- 47. Estimating the Probability Weights Estimate of posterior probability bi ≠ 0.
- 48. SVA-Adjusted Analysis 1. Estimate G with IRW-SVA 2. Fit 3. Test the hypotheses € H0i :bi ∈ Ω0 H1i :bi ∈ Ω1
- 49. A Simple Simulated Example Independent E Dependent E Genes Genes Arrays Arrays
- 50. Null Distribution Behavior Dependent E Independent E Dependent E + IRW-SVA
- 51. False Discovery Rate Estimates Independent E Dependent E Dependent E + IRW-SVA True False Discovery Rate True False Discovery Rate True False Discovery Rate Q-value Q-value Q-value
- 52. Ranking Estimates Independent E Dependent E Dependent E + IRW-SVA Ranking by True Signal to Noise Ranking by True Signal to Noise Ranking by True Signal to Noise AverageRankingbyT-Statistic AverageRankingbyT-Statistic AverageRankingbyT-Statistic
- 53. 53 Inflammation and the Host Response to Injury mRNA Expression ~50,000 genes Clinical Data >150 clinical variables Patient 1 Patient 2 Patient 166…. MOF1 measures severity of injury
- 54. Phase 1 Phase 2 Phase 3 Phase 4 Four “Replicated” Studies FrequencyFrequency P-value P-value P-value P-value P-value P-value P-value P-value Frequency Frequency Frequency Frequency Frequency Frequency Frequency
- 55. Functional Enrichment Across Phases Number of phases in which a significant pathway appears Percentoftotalsignificantpathways 1 of 4 2 of 4 3 of 4 4 of 4 Unadjusted IRW-SVAAdjusted
- 56. • High-dimensional hypothesis testing is common. • Dependence between tests can result in incorrect statistical and scientific inference. • We can define and address dependence at the level of the model using the dependence kernel. • IRW-SVA can be used to improve inference in high-dimensional multiple hypothesis testing. Summary
- 57. Future Work • Multiple Testing – Develop dependence kernel estimates for spatial data – Develop diagnostic tests for multiple testing procedures • High-Dimensional Asymptotics – Extend methods for asymptotic SVD to binary data • Feature Selection for High-Dimensional Classifiers – Extensions of top-scoring pairs (TSP) to survival data – Theoretical connections to LDA and SVM – Embedding TSP in a logic regression framework
- 58. Thank You
- 59. 1. Calculate the residuals R = X - S. 2. Calculate the singular values of R, d1,…,dn. 3. Permute each row of R individually to get R0. 4. Take the SVD of the residuals R* = R0 - S to obtain null singular values . 5. Compare di to for k=1,…,K to calculate a P- value for the ith right singular vector. Estimating The Row Dimension of G € ˆB € ˆB0 € di0 k € di0 k For k =1,…,K do steps 3-4: Buja and Eyuboglu (1992)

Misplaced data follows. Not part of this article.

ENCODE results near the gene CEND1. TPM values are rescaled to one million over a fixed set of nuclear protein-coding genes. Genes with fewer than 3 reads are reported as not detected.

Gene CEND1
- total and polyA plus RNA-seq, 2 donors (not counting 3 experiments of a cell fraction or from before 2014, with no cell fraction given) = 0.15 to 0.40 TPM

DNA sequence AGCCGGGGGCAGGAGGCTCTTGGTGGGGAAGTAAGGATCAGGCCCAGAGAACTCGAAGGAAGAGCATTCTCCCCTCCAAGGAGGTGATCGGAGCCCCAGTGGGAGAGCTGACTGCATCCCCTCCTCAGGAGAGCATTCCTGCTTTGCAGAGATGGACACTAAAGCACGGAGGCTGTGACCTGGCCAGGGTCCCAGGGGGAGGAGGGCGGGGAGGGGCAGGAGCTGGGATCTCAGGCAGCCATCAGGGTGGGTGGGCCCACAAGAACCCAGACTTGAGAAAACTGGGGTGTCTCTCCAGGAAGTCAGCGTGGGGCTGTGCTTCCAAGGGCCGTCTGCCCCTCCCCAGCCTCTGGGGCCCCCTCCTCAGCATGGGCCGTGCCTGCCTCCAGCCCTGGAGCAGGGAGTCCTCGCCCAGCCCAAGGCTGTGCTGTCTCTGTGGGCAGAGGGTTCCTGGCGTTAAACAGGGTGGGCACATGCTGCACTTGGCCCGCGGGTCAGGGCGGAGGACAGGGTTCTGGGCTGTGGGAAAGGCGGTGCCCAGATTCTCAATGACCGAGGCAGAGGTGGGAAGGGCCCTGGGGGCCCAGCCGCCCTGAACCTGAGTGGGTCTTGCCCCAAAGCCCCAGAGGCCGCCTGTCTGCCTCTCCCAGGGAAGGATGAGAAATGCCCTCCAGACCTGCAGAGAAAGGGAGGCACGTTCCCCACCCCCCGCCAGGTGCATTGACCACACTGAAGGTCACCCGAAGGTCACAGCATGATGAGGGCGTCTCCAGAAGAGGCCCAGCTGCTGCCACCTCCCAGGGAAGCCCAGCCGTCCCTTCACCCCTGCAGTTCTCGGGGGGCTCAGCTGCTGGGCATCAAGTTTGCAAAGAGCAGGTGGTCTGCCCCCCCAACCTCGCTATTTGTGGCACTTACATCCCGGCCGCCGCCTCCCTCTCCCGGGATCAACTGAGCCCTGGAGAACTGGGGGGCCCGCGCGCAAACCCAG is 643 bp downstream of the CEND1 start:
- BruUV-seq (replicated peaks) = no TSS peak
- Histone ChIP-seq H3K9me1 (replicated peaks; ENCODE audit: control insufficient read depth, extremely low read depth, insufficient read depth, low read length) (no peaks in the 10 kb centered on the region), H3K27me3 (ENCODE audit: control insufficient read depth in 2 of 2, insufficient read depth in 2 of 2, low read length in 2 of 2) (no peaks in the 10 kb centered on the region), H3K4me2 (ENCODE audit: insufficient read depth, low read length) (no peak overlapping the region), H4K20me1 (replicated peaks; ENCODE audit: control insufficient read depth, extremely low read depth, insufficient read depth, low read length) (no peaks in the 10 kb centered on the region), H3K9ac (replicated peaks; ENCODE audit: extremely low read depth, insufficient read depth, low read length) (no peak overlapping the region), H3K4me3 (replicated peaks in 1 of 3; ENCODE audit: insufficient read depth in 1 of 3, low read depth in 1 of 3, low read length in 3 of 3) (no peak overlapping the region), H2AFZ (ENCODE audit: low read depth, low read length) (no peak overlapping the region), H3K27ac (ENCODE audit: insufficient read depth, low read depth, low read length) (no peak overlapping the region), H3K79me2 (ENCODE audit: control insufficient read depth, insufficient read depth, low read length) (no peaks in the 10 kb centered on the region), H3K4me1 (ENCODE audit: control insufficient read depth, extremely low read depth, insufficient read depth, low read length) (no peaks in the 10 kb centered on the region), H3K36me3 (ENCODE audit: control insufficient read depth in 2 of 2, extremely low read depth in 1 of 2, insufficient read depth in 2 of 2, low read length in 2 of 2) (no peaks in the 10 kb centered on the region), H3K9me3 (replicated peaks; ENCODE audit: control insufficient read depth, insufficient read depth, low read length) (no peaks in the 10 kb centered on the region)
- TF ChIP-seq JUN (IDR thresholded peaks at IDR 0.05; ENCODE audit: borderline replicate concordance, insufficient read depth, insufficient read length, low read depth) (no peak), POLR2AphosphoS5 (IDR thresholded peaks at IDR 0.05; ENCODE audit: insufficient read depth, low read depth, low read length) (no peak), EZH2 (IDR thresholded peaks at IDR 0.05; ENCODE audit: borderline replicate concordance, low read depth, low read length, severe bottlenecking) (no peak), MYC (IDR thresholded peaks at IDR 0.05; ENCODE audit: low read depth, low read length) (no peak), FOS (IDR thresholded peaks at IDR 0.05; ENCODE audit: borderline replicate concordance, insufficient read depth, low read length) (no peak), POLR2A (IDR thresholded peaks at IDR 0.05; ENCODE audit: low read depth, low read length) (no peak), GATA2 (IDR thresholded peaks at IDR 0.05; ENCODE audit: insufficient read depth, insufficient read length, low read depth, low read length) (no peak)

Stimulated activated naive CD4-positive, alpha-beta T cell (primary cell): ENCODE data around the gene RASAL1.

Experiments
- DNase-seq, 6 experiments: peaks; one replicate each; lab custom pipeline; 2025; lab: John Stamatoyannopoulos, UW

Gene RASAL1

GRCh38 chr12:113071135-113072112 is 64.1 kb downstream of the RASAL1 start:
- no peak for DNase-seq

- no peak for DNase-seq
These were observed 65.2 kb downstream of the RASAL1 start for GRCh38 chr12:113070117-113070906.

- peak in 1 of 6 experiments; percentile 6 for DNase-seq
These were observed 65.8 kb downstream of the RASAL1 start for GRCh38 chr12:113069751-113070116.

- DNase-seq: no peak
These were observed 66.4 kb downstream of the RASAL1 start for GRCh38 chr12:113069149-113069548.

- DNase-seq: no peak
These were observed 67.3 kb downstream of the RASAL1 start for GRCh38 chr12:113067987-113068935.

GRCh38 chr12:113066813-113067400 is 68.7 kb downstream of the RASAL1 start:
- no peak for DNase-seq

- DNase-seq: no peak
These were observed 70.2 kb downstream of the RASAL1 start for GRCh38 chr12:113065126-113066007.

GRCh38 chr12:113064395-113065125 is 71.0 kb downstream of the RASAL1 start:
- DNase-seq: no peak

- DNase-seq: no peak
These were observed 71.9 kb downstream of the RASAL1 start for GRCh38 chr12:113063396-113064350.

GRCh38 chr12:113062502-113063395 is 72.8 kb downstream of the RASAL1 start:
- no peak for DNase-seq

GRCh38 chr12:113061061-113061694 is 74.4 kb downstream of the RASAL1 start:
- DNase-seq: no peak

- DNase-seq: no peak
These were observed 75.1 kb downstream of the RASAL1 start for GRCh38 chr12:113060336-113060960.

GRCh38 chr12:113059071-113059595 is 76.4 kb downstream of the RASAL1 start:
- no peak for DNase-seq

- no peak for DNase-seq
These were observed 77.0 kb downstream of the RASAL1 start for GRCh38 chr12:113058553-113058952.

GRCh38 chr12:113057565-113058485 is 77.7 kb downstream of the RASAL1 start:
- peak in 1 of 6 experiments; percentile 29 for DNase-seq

- 60. Why Does This Work? Leek and Storey (2007), Leek and Storey (2008) Useful Fact: X = BS + E = BS + ΓG + U = BS + ΛH + U if G and H have the same column space.
- 61. • References: Benjamini Y and Hochberg Y. (1995), “Controlling the false discovery rate – a practical and powerful approach to multiple testing.” JRSSB, 57: 289-300. De Castro MC, Monte-Mor RL, Sawyer DO, and Singer, BH. (2005), “Malaria risk on the amazon frontier.” PNAS, 103: 2452-2457. Delin B and Roeder K. (1999), “Genomic control for association studies.” Biometrics, 55: 997-1004. Efron B. (2004) “Large-scale simultaneous hypothesis testing: The choice of a null hypothesis.” JASA, 99: 96-104. Leek JT and Storey JD. (2008) “A general framework for multiple testing dependence.” Proceedings of the National Academy of Sciences , 105: 18718-18723. Leek JT and Storey JD. (2007) “Capturing heterogeneity in gene expression studies by ‘Surrogate Variable Analysis’.” PLoS Genetics, 3: e161. Taylor JE and Worsley KJ. (2007) “Detecting sparse signals in random fields, with applications to brain mapping.” JASA, 102: 913-928. Thank You
- 62. 1. Perform each hypothesis test individually. 2. Obtain the test-statistic for each test. 3. Compare distribution of test-statistics to the theoretical null distribution. 4. Adjust theoretical null so that it matches the observed statistics in a low signal region. Empirical Null
- 63. Theoretical Null Efron (2004)
- 64. Theoretical Null Empirical Null Efron (2004)
- 65. Empirical Null Results in Incorrect Null Distribution Dep. Kernel
- 66. • Observed statistics or observed P-values come from mixture distribution: π0g0 + π1g1 • Dependence distorts g0 … can go either way: • Must use full data set to capture dependence With Confounding Empirical Null is Ill-Posed